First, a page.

Riaan Munnik, Western Cape-based Regional Development Manager for Growthpoint Properties, elaborates: “Confidence in the property sector dipped drastically and the result can be seen in many of the listed share prices. All of this was exacerbated by a general negative sentiment towards the South African economic and political environment. Challenges with failing infrastructure, especially Eskom, have been hugely damaging to growth. And let’s not forget the rise in crime and unemployment which are some of the other biggest hurdles we face as a country.
There is light, however, at the end of the commercial tunnel, notes Munnik: “Office is making a huge comeback. We are excited.”
His excitement is shared by Leon Cohen, CEO of the Rabie Property Group: “One of the biggest wins this year was the return to the office.  With the office market severely impacted by work-from-home, we were extremely fortunate to end 2022 with a vacancy rate of less than 1% within the Rabie portfolio concentrated in Century City, with 30 000 square metres let in the last 11 months.”

Affordable housing was recognized as a strong market player

This year has also showed the results of increasing numbers of private residential developers embracing affordable and inclusionary housing. Throughout the Western Cape, this has seen developers including these in their own schemes even before the proclamation of official policy, and demonstrating that the market is more sensitive to the realities than for which government gives it credit.
Helen Rourke, a programme director at the Development Action Group (DAG), believes that strong messages of hope have emerged in 2023, along with the broadening acknowledgement of the important role that micro developers play in the economics of the affordable market: “We’ve got a lot to celebrate in terms of shifting the conversation around cities in South Africa, in a very different way – from those with developers to ones with politicians.”
The latter have included DAG’s own dealings locally with the City of Cape Town, to discussions with national organisations such as COGTA. Rourke says: “There is now a great deal of alignment towards growing the affordable housing market and driving it post Covid-19.
The formal establishment of the Township Developers Forum of Western Cape (TDFoWC) in 2023, and its incorporation as a representative organisation onto the Management Committee of the WCPDF, has further acknowledged transformation of the industry and the marketplace.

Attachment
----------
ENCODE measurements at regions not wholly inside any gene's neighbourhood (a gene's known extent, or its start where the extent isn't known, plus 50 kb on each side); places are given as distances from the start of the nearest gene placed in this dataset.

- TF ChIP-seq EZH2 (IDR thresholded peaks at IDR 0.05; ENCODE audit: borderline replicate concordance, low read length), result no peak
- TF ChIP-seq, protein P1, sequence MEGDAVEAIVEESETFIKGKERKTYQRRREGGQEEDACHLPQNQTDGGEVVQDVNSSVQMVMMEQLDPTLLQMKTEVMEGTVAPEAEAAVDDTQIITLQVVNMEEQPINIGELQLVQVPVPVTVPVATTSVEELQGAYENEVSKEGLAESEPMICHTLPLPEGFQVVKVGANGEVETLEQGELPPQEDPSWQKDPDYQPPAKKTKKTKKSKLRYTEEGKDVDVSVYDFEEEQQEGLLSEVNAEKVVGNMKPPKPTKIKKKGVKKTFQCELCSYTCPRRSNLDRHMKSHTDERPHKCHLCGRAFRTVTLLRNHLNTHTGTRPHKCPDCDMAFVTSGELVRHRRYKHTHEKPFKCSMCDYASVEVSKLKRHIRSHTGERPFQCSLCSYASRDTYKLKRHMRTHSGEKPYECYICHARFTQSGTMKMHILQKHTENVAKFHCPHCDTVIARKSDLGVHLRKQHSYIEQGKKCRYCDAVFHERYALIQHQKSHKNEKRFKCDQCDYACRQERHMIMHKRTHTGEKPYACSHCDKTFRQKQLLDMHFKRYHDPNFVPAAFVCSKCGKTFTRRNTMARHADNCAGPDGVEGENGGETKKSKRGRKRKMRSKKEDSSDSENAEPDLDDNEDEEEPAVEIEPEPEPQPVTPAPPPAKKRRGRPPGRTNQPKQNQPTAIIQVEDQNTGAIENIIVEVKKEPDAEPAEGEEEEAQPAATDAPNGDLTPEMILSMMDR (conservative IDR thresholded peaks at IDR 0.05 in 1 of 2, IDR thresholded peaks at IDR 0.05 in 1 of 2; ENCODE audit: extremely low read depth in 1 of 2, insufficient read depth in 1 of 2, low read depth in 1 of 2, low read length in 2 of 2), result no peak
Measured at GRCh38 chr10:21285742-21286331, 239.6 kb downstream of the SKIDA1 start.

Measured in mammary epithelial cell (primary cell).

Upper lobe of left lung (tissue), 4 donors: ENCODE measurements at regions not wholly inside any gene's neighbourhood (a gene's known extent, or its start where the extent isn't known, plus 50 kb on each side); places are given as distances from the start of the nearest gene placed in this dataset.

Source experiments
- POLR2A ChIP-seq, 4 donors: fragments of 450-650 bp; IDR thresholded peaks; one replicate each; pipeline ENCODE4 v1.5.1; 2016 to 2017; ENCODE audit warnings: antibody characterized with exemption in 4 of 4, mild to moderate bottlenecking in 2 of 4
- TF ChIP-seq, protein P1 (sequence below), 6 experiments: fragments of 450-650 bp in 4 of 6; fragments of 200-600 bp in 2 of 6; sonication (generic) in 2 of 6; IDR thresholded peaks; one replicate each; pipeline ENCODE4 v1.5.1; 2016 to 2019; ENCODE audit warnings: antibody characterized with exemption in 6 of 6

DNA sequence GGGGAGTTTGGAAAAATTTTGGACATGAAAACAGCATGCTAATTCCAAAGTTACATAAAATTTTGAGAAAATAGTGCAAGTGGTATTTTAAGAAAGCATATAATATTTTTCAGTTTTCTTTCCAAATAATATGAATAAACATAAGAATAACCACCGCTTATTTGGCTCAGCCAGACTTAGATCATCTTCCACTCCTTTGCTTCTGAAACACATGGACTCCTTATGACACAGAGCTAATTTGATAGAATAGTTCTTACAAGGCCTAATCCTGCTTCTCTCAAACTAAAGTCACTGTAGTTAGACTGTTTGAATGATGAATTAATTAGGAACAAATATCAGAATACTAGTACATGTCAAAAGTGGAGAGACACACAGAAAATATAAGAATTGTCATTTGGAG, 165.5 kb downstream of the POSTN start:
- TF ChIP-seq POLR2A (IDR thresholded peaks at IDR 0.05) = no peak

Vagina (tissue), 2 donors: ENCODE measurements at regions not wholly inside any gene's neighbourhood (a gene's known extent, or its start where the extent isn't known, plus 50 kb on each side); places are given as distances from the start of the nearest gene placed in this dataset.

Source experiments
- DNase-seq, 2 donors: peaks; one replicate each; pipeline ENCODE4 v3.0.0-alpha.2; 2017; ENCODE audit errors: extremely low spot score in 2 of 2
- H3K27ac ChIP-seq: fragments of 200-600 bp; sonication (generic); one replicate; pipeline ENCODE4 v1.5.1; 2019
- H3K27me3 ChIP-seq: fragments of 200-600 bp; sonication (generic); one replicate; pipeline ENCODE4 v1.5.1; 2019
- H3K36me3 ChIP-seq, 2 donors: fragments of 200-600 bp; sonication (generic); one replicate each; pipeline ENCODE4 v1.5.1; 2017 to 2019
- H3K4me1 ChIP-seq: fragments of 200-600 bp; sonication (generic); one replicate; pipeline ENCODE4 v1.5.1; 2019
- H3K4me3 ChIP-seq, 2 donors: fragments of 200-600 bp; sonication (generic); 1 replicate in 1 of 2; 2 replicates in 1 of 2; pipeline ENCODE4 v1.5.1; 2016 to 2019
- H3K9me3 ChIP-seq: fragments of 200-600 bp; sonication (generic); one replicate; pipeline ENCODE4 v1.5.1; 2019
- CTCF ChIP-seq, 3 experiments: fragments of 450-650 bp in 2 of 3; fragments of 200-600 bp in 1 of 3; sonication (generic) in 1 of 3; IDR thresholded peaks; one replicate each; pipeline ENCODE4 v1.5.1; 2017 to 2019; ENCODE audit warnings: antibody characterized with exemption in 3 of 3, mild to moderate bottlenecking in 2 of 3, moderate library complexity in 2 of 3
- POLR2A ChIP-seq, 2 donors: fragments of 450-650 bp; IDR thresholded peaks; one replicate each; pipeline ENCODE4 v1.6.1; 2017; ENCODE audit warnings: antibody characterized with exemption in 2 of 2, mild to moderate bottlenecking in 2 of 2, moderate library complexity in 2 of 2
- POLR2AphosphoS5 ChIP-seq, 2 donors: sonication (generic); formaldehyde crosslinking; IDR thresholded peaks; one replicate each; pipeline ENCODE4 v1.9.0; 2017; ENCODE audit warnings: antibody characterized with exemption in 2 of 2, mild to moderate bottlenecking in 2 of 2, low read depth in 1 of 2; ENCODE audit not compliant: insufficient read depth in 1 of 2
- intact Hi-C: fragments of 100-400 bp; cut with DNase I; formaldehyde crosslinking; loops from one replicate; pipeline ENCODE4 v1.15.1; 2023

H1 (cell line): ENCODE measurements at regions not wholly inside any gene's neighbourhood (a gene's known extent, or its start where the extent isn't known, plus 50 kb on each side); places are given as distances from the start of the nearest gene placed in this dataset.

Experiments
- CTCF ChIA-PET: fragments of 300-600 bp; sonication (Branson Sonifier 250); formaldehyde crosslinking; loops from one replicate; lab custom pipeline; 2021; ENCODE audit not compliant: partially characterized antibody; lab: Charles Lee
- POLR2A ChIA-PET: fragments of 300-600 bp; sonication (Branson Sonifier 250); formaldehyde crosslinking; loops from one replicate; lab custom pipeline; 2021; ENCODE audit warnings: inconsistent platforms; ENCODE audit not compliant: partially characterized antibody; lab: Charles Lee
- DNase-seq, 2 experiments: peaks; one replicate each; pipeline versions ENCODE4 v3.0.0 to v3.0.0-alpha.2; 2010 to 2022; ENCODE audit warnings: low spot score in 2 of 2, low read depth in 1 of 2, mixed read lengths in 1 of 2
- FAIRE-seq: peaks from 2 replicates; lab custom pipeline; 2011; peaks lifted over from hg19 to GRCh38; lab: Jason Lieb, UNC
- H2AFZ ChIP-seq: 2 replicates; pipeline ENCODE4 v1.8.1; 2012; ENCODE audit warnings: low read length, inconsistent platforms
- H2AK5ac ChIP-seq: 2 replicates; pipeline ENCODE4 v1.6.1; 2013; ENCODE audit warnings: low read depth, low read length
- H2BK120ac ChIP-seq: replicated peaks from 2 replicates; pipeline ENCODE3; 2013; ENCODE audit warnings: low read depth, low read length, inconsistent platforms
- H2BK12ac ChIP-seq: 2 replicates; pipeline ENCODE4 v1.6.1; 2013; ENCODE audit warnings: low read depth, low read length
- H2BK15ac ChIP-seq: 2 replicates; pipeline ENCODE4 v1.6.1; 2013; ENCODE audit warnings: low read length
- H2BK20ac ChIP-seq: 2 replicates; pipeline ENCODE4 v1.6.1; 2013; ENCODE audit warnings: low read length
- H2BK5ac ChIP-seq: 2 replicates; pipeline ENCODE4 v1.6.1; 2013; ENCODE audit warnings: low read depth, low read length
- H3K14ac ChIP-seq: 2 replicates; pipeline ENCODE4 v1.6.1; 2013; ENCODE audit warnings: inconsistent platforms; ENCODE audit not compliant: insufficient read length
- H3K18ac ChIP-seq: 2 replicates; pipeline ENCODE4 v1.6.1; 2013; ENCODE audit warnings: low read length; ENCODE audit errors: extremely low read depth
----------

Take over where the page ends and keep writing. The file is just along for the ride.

Another positive shift for both DAG and the WCPDF has been the conversations around the release of municipal land to drive transformation – one which both organisations hope will snowball in 2023:  “But even in a city like Cape Town that is changing its mindset,” notes Rourke, “a strong and united political commitment towards land-use planning is required.
But affordability remains a hurdle

For many private residential developers, the growing challenge throughout 2022 has been the increase in interest rates which always contract the residential. Cohen elaborates: “While this drives up rentals for investors and in our own rental portfolio, first-time homeowners and owner-occupiers are affected, which slows down sales and eventually the rate of new developments.”
Affordability remains a hurdle to entry and therefore leniency and creative ways of making finance available by financial institutions would be a very welcome stimulant for the construction industry in 2023.
A strong message from among WCPDF members was that government also needed to be sensitive to the additional costs it, too, increasingly leveraged onto the development sector – such as NHBRC fees and above-inflation utilities cost.

Innovation will be key in 2023

It will clearly no longer business as usual; a factor which the sector welcomes this as it will drive innovation. Munnik explains: “This year, we proved again that we are one heck of a resilient nation; we learnt that although its important to think outside the box even more than before, getting the basics right are just as important; we learnt that unity means strength; and we learnt to be even more agile in our thinking – in how we do deals, develop, operate and in what we offer. Diversification has become an even more important strategy.”
Indeed, one of the biggest messages of hope emerging from the industry was the feeling that – while 2023 would still be a tough year – there was light on the horizon and even an anticipated boom in the marketplace from 2025 onwards.
It would also becoming increasingly evident that growth in the sector will no longer be constrained by the municipal boundaries of the large metropoles. Investors would go where it is easier to interact, their money was safer, and where their investments would be driven by government entities with long-term visions of economies that work.

The views and opinions expressed in this article are those of the author and do not necessarily reflect the official policy or position of Property Wheel.